On the 13th of April 2018 the Regional African Law and Human Security Programme (RALHUS), at UWC, in conjunction with the South African Research Chair in International Law, at UJ, will host the Fourth Annual Rule of Law and Sustainable Development Seminar, in Stellenbosch, South Africa.
The topic of the seminar is The International Climate Change Regime, Modern Sustainable Energy and the Sustainable Development Goals.
Goal 13 of Agenda 2030 mandates states to “take urgent action to combat climate change and its impacts’”. SDG 13 affirms that the UN Framework Convention on Climate Change (UNFCCC) is the primary international, intergovernmental forum for negotiating the global response to climate change. Reciprocal acknowledgement of the SDGs by the UNFCCC regime can be found in Decision 1/CP.21 adopted at the 21st Conference of the Parties (COP) where the COP welcomed the adoption of the SDGs, in particular Goal 13. The Paris Agreement provides for several mechanisms to address climate change in order to further sustainable development and SDG 13. As such the preamble of the Paris Agreement explicitly acknowledges “the need to promote universal access to sustainable energy in developing countries, in particular in Africa, through the enhanced development of renewable energy”. Furthermore, the UNFCCC refers to energy efficiency in its preamble as a measure to counteract increasing energy consumption. These references lend considerable support to SDG 7 on sustainable energy, in particular targets 7.1 and 7.2 and the potential that the climate change regime has to induce sustainable energy projects.
Please contact Werner Scholtz (firstname.lastname@example.org) for further information.
Feature image: Josh Gellers
Elisa Morgera, Elsa Tsioumani, Matthias Buck
access, benefit-sharing, environmental sustainability, sustainable development, international law, human rights, intellectual property rights, health, food, oceans
The Nagoya Protocol on access and benefit-sharing is an international environmental agreement that concerns environmental sustainability, other sustainable development issues and equity. It addresses a complex subject matter that affects a range of research, development and commercial activities and is relevant to different areas of international law such as human rights, intellectual property rights, health, food and oceans.
Unraveling the Nagoya Protocol identifies textual, contextual and systemic interpretative questions and suggests solutions that aim to give a coherent and balanced meaning to the text of the Protocol. Offering a systematic discussion of the Protocol’s legal innovations against the background of general international law, this commentary aims to be of use to international biodiversity law scholars and practitioners, as well as to international lawyers that approach access and benefit-sharing for the first time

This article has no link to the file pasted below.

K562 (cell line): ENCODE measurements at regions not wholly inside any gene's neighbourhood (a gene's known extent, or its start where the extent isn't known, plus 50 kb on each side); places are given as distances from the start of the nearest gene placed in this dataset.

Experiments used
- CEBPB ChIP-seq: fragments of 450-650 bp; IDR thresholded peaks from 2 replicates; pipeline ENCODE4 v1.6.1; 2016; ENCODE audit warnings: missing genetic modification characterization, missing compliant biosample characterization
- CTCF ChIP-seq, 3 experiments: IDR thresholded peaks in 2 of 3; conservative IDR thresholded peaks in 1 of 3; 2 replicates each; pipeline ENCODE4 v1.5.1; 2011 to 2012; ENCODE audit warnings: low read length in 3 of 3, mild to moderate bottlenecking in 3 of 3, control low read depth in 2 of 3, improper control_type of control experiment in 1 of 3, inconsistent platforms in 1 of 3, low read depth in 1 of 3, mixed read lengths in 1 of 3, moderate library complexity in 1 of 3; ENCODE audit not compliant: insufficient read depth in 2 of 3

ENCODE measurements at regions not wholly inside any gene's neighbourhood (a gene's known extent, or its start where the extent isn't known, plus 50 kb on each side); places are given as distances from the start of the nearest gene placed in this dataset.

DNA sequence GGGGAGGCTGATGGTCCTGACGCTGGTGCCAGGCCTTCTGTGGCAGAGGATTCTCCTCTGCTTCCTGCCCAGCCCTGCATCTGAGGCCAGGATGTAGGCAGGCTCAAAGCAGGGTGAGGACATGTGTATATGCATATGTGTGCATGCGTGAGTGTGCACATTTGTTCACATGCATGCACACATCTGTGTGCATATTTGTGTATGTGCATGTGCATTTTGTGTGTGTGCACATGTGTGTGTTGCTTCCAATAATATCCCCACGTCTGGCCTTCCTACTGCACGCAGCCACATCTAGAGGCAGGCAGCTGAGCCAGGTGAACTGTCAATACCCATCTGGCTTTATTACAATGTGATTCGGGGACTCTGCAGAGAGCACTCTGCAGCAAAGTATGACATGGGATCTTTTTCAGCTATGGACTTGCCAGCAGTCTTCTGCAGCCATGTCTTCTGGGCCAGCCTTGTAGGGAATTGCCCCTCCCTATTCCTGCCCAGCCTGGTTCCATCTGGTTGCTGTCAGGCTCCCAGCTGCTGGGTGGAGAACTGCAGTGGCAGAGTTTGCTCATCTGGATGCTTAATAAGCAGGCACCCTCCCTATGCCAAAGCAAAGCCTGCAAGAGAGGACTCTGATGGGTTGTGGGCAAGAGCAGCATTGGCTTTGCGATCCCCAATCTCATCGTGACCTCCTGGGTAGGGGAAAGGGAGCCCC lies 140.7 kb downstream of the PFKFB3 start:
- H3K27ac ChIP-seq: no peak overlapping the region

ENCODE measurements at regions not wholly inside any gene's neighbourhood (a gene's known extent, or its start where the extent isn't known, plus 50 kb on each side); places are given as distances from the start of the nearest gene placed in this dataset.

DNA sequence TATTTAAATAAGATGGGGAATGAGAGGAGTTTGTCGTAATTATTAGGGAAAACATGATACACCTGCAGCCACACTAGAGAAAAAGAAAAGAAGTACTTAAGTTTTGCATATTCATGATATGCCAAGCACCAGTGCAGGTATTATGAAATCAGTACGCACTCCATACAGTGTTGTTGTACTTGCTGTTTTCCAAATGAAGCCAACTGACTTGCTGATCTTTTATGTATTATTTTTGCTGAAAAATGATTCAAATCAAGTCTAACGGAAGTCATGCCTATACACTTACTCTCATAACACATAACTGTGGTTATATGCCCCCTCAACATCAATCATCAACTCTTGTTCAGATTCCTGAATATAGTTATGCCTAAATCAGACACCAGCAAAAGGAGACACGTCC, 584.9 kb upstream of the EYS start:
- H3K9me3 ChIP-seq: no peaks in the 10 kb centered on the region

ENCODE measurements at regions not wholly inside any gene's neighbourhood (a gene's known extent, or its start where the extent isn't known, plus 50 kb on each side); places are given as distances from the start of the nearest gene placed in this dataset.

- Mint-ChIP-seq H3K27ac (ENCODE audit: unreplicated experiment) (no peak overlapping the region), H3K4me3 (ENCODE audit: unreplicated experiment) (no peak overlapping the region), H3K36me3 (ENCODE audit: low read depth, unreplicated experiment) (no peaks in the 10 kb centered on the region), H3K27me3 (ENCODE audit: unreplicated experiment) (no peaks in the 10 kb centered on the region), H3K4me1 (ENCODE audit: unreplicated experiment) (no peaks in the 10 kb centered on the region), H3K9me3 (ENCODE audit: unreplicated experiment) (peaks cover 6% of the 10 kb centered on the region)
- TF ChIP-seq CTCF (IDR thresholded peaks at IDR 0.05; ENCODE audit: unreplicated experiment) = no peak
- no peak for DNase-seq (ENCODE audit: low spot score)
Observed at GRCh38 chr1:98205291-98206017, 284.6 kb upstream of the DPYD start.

E. Morgera et al. 2014. Unraveling the Nagoya Protocol: A Commentary on the Nagoya Protocol on Access and Benefit-sharing to the Convention on Biological Diversity. Martinus Nijhoff.
Unraveling the Nagoya Protocol: A Commentary on the Nagoya Protocol on Access and Benefit-sharing to the Convention on Biological Diversity
Monica L Hymel
Energy, environment, tax, oil, environmental justice, sustainable development
As globalization expands, poverty abounds, the environment suffers, and scientists warn of the devastation to come as earth’s temperature rises. Likewise, the last century has seen a dramatic increase in the human lifespan and life comforts. People travel the world with ease and comfort – unimaginable even 60 years ago. Oil plays a pivotal role in these problems and accomplishments. However, oil consumption has dramatically damaged our environment. Power struggles over controlling oil threaten global security. This paper discusses the economics of oil in the context of globalization, environmental justice, and sustainable development. The paper analyzes policies that have resulted in oil’s world dominance, and those policies needed to break oil’s hold on the global economy.
(2006) Macquarie Law Review; Arizona Legal Studies Discussion Paper No. 06-38.
Globalization, Environmental Justice, and Sustainable Development: The Case of Oil
Carmen G Gonzalez
Environmental justice, sustainable development, equity, ethics, colonialism, post-colonialism, special and differential treatment, common but differentiated responsibility, ecological debt, climate change, human rights, environmental human rights, Aarhus Convention, transnational corporations
Environmental justice lies at the heart of many environmental disputes between the global North and the global South as well as grassroots environmental struggles within nations. However, the discourse of international environmental law is often ahistorical and technocratic. It neither educates the North about its inordinate contribution to global environmental problems nor provides an adequate response to the concerns of nations and communities disproportionately burdened by poverty and environmental degradation. This article examines some of the root causes of environmental injustice among and within nations from the colonial period to the present, and discusses several strategies that can be used to integrate environmental justice into the broader corpus of international law so as to promote social and economic justice while protecting the planet’s natural resources for the benefit of present and future generations.
Shawkat Alam, Jahid Hossain Bhuiyan, Tareq M R Chowdhury, Erika Techera (eds.),ROUTLEDGE HANDBOOK OF INTERNATIONAL ENVIRONMENTAL LAW (Routledge, 2013); Seattle University School of Law Research Paper No. 12-11.
Environmental Justice and International Environmental Law